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By JORDAN ROBERTSON, AP Technology Writer Wed Aug 27, 5:16 PM ET

SAN FRANCISCO – Intercepting Internet traffic, and spying on the communication between two computers, is a gold mine for hackers. Now Carnegie Mellon University researchers hope software they’ve built will make it harder for criminals to hit that jackpot.

The software, a free download for use with latest version of the Firefox Web browser, creates an additional way for people to verify whether the site they’re trying to visit is authentic.

Most browsers already alert users when a site appears bogus. One way is by warning that a site that claims to be equipped to handle confidential information securely hasn’t been verified by a third party, like VeriSign Inc. or GoDaddy.com Inc. Those are two of many companies that sell so-called Secure Sockets Layer certificates, which generate the padlock icon in the address bar.

The problem, the Carnegie Mellon researchers say, is that many people are perplexed about how to proceed once they get one of those warnings about a bad certificate.

Some click through, going on to malicious sites that steal their personal information, while others retreat, skipping over harmless sites that used less expensive, “self-signed” certificates.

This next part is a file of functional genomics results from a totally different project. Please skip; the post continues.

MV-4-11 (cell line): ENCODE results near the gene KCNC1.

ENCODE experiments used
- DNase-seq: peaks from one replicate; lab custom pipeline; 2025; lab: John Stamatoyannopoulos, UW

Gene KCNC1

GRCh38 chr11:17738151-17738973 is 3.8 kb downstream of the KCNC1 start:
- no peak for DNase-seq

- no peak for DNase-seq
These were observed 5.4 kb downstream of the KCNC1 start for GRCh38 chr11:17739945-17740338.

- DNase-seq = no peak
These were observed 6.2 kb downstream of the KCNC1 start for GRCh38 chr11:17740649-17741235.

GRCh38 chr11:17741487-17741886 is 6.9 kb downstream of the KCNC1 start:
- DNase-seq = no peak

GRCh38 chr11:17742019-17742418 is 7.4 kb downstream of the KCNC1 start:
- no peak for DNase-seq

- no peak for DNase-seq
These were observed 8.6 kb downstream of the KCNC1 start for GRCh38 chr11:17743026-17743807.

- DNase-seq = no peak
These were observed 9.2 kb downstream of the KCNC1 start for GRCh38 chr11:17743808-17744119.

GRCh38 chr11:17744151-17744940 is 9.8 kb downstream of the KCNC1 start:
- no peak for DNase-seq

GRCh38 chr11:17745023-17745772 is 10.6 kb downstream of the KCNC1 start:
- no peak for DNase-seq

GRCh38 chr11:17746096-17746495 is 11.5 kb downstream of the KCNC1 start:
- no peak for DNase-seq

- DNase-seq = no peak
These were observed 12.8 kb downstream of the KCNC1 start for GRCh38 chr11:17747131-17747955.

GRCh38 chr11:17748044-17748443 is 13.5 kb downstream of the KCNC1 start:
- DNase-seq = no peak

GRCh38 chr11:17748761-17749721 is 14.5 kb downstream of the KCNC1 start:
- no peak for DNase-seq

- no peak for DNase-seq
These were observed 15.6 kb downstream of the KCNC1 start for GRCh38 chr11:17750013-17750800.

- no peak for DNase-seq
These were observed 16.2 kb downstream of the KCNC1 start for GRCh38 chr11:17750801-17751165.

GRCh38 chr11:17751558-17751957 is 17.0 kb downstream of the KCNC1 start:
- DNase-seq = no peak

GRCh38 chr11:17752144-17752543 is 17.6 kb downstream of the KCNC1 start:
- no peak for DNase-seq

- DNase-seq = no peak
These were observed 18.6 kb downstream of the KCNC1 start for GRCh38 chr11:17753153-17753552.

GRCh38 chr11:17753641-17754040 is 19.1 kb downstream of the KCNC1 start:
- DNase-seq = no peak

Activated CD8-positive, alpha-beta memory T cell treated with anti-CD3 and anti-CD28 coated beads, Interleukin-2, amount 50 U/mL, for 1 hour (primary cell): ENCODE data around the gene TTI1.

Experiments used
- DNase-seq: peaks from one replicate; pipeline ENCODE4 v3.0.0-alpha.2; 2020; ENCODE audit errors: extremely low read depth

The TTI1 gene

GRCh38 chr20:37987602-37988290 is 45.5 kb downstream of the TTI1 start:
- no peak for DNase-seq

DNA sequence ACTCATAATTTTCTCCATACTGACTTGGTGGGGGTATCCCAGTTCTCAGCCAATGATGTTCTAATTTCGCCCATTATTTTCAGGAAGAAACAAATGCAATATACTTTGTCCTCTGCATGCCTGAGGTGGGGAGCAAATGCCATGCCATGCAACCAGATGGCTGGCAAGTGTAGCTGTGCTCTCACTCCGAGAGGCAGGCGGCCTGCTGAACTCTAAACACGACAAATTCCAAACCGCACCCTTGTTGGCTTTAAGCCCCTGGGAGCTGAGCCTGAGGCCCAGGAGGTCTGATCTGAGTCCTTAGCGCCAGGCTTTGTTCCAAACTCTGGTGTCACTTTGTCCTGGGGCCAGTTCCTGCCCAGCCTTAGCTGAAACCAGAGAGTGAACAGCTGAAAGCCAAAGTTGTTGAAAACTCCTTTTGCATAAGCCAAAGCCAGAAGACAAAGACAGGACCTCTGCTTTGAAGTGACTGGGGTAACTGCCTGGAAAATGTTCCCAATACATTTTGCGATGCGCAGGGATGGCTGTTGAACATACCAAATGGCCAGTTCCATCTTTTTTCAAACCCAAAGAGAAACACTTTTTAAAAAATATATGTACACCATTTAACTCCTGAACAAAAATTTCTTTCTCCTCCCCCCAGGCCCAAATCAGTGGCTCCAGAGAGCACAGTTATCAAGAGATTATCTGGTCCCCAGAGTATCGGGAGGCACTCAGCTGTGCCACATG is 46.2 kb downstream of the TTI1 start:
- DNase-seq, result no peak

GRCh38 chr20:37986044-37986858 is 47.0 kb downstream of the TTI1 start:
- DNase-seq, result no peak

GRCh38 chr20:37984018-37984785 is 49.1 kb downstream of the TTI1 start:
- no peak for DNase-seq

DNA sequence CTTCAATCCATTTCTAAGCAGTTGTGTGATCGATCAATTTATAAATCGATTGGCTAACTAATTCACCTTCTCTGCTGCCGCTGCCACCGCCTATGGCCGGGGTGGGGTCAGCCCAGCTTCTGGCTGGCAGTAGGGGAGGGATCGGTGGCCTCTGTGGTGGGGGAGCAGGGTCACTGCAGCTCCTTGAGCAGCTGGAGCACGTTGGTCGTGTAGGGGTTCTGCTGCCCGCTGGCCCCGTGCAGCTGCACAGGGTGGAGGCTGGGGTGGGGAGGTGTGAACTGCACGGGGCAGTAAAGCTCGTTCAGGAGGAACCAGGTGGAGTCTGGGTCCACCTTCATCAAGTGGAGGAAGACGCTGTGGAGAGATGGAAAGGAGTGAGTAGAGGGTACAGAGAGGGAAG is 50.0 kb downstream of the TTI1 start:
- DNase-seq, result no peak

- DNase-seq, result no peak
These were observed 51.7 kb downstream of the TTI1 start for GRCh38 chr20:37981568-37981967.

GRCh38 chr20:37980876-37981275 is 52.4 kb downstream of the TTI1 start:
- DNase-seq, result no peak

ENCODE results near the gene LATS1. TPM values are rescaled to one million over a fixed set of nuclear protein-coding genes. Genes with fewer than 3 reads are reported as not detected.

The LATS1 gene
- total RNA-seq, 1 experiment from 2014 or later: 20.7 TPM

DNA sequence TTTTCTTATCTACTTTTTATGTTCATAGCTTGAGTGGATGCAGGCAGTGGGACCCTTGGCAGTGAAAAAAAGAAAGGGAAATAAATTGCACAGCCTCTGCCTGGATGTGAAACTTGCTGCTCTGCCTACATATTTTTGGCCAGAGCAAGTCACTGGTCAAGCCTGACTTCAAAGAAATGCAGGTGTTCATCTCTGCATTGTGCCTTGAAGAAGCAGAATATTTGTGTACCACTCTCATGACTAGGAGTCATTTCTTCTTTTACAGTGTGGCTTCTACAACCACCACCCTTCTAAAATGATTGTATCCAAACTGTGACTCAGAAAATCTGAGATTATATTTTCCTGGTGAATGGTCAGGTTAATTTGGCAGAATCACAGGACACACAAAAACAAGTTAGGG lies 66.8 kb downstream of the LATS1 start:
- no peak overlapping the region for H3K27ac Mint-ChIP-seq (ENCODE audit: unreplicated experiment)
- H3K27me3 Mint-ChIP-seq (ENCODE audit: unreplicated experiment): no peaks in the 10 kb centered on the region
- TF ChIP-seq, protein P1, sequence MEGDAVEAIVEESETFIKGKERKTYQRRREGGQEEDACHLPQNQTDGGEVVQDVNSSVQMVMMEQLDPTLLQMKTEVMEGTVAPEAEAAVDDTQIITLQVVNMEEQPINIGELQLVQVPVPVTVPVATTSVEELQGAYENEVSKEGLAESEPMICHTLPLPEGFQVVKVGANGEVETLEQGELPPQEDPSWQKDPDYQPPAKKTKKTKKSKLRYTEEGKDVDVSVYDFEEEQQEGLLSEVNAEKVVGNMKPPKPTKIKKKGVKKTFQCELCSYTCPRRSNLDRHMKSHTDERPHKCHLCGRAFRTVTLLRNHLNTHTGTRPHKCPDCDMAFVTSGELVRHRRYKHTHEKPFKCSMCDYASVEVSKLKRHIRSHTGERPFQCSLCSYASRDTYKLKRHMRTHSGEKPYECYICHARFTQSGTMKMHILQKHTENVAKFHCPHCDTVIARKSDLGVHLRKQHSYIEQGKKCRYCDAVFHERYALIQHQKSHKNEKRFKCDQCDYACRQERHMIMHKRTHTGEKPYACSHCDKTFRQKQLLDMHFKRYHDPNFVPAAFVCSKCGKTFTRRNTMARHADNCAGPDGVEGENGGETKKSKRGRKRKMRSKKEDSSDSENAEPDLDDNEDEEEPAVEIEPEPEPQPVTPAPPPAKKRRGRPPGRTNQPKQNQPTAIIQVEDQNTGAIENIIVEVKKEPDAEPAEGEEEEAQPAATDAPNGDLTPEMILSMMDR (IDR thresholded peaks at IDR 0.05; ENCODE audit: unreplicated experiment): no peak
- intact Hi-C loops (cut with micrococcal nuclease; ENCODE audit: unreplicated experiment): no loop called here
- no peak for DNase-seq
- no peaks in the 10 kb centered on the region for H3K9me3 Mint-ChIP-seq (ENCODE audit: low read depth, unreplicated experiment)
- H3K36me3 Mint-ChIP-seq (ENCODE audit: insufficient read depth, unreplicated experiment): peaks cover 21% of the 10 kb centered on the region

So the researchers — David Andersen, Adrian Perrig and Dan Wendlandt — created a program that performs a novel extra step. It can tap into a network of publicly accessible servers that have been programmed to ping Web sites and record changes in the encryption keys they use to secure data.

Any discrepancy can be a sign that hackers are rerouting traffic through machines under their control, a pernicious type of attack known as a “man in the middle.”

As a result, the new program either overrides the security warning if a site is deemed legitimate, or throws up another warning if the subsequent probes reveal more red flags.

___

On the Net:

Carnegie Mellon researchers’ site:

http://tinyurl.com/6cblaz

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iTunes advert

The software will allow the sharing of music bought on iTunes

The release of software from a firm run by a notorious Norwegian hacker is likely to cause waves in the music and film download world. Jon Lech Johansen became the “enfant terrible” of the DRM industry when he released software which cracked the encryption codes on DVDs, aged just 15.

His firm, DoubleTwist, has now released software allowing users to share digital media files across devices.